Wednesday, 18 January 2012

Barely there Cycle Lanes

Everytime I cycle to work, I have to use the Histon Road cycle lanes in Cambridge.

Histon Road, Cambridge with 1m cycle lanes.

You would have thought most cyclists would agree that cycle lanes one metre or less are dangerous, but that is not the case.  Everybody has an opinion, but when you hear or see anecdotal comments about cycle lane safety, it always leaves me wondering what type of cyclists they are and how much experience they have?

So, cards on the table before I give my opinion.  I am a cycle enthusiast, I have read Cycle Craft and know of and practice defensive cycle techniques.  I estimate I have used Histon Road at least 600 times.  That's getting to be a decent sample size on which to reflect.

What is obvious to most, is that barely-there cycle lanes bring you close to overtaking traffic regardless of your fear level.  In my experience, there are other hidden dangers that are never discussed and are not obvious to casual users.

Here is my list of observed thin-cycle-lane dangers:

Increase of Tunnel-Vision overtakes.  Some drivers only consider danger and obstacles within their own lane.  If there is a white line, and a bicycle is on the other side of it, they will not move over.  They are assisted in ignoring Highway Code rule 163.

No room to swerve around obstacles such as:  
  • pot holes, glass, drain covers.
  • other cyclists pulling out into path from left or right
  • other cyclists just stopping in the lane to get off
  • pedestrians stepping off the pavement into the road. 

Unable to choose road positioning.  With the lane in place, irate drivers will intimidate you to use the cycle lane, even if it compromises your safety.  When restricted to the lane, you are unable to move away from the gutter and into safer Secondary and Primary positions.  Most cyclists have never heard of those terms but when you know them they increase your safety significantly.

Difficult to look over your shoulder.  When you look behind on a bicycle, you wobble.  A thin lane gives you no wobble room to look behind, which makes many manoeuvres more difficult - e.g. overtaking, turning right, leaving the lane to avoid obstacles, slowing safely.

Difficulty indicating.  A lot of newer cyclists have trouble cycling perfectly straight whilst indicating.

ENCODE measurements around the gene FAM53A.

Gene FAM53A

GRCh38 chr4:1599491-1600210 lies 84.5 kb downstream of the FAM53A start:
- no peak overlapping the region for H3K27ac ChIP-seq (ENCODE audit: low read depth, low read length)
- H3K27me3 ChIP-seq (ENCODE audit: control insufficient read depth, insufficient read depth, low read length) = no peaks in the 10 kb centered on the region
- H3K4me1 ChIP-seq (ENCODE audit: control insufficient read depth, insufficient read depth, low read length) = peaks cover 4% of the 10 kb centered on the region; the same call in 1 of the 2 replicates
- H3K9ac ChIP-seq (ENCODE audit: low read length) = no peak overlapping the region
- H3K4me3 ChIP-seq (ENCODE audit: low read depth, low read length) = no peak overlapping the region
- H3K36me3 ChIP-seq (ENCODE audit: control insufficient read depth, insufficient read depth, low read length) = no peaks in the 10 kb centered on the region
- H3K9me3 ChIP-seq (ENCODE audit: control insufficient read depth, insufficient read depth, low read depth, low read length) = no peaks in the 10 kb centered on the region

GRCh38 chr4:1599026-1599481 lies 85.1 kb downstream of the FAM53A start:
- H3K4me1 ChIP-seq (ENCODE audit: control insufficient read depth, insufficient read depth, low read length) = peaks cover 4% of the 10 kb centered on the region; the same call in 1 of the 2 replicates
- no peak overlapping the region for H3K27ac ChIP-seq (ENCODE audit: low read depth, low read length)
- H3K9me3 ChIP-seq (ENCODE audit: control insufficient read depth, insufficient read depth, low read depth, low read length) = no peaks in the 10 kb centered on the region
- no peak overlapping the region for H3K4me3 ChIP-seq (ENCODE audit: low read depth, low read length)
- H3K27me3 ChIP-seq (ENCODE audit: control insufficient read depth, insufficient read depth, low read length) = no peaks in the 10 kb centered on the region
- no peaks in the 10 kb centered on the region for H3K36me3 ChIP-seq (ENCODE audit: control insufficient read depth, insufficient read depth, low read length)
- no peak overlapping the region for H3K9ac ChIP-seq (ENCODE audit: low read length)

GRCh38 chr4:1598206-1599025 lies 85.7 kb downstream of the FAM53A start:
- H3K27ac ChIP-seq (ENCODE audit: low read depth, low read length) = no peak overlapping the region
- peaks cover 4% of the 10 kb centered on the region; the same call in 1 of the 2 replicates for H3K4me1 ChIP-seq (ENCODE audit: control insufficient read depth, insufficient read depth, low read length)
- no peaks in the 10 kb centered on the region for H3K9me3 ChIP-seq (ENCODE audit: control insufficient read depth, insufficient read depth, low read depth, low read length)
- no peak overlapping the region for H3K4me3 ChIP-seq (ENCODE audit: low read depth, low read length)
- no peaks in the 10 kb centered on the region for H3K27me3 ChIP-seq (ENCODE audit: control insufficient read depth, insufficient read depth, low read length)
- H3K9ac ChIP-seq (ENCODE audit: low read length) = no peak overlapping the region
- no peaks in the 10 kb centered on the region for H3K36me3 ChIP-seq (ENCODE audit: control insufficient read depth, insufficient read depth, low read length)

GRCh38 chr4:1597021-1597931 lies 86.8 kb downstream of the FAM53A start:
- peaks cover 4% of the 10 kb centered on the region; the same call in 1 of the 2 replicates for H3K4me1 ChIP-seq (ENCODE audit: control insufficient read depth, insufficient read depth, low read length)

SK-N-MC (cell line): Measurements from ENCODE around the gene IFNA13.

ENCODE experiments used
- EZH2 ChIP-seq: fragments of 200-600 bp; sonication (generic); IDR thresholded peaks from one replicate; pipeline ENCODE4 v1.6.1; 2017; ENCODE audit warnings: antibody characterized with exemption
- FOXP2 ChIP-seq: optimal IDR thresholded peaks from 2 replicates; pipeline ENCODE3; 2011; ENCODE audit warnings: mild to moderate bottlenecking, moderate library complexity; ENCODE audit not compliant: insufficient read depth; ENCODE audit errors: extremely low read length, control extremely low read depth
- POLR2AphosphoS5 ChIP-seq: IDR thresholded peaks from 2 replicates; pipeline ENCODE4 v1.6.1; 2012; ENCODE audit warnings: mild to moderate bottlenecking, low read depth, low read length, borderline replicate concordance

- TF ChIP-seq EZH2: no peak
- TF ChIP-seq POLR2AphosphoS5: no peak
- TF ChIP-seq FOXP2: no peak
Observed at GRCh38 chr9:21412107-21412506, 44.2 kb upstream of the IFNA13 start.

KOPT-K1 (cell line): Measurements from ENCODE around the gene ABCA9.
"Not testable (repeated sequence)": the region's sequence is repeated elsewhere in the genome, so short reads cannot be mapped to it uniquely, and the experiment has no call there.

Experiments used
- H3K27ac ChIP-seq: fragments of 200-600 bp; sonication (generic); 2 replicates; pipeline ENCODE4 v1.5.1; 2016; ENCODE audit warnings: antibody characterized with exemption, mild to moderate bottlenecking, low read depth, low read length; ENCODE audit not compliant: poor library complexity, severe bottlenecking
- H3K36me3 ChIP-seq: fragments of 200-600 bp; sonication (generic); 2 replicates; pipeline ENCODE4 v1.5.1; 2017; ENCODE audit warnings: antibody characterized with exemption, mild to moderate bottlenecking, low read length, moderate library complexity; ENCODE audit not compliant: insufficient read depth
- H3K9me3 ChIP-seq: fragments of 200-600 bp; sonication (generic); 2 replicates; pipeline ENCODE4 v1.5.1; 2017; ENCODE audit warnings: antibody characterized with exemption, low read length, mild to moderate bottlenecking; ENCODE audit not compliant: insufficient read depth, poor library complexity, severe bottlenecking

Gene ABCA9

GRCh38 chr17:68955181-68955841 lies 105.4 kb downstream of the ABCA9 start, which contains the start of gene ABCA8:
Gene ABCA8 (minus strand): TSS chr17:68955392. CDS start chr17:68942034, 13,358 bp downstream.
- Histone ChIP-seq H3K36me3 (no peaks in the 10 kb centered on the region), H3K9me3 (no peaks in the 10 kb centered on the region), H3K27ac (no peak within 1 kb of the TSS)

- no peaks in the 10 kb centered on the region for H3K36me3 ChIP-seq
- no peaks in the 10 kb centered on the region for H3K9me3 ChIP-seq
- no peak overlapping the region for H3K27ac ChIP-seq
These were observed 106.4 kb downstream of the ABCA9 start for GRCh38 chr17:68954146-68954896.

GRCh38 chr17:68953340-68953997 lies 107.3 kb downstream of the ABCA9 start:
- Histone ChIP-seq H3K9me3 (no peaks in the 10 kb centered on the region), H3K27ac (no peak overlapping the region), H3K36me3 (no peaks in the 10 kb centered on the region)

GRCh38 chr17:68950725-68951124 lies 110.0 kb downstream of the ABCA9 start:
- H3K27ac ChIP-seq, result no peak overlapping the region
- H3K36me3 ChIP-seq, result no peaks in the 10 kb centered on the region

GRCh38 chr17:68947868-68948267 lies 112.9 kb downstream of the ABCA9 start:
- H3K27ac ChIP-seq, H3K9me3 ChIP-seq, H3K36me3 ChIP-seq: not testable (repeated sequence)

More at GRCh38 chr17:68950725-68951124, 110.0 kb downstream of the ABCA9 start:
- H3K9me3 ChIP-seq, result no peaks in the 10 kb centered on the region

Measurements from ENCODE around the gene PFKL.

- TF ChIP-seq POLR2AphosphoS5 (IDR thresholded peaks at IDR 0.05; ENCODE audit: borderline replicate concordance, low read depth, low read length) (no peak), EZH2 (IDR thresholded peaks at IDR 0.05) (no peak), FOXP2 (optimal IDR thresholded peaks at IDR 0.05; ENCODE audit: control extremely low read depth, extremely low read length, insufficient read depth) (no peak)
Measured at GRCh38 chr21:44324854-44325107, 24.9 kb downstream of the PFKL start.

Standing Water, Ice and Snow.  Gutters are designed to catch water and consequently are full of puddles which hide potholes and debris, collect ice and snow.  (And yes I have had words with a driver who was angry about me using the clear road, and not the snow filled cycle lane)

Unable to ride two abreast. When I cycle with my youngsters, I like to act as a barrier between them and the traffic and be the fall guy should a driver get too close.  Even the recent Gilbert Road lanes at 1.7m are not wide enough for two abreast.  Cycling is more fun when you can come alongside and chat to your friends, just like in cars.

Off camber induced wobble.  On Histon Road, there is quite a steep camber at the edge of the road.  This adversely affects your bicycles steering.

Four abreast is unsafe.  This is specific to Histon Road.  Typically, the full width of the road is filled with: cycle-car-car-cycle with a small buffer of space between each.  When a larger vehicle arrives on the scene and mis-times an overtake the small buffer gets reduced to virtually nothing. I have many times seen near misses e.g. cycle-TRUCK-carcycle.

The Fear.  Lets not forget that most normal people cite fear of traffic as a major influence on why they do not cycle. Jostling with cars, trucks and buses is going to feel unsafe and a white painted line does nothing to reduce fear.

I would be in favour of removing the cycle lanes - they increase risk to cyclists. There is a small benefit of being able to filter more easily for about 30-60 minutes of the rush hour in the city bound direction. At other times, they allow traffic to pass closely without considering an overtake.

Thankfully there is growing support for removing the lanes.  October 2011's Area Joint Committee minutes briefly question if they should be removed as part of a review of the ring roads.  Also, the Cambridge Cycle Campaign's Cycling Vision 2016 call for a removal of all under sized (<2.0m, sometimes <1.5m).

For me, removal of that paint cannot happen soon enough.

What's the ideal city cycle lane ?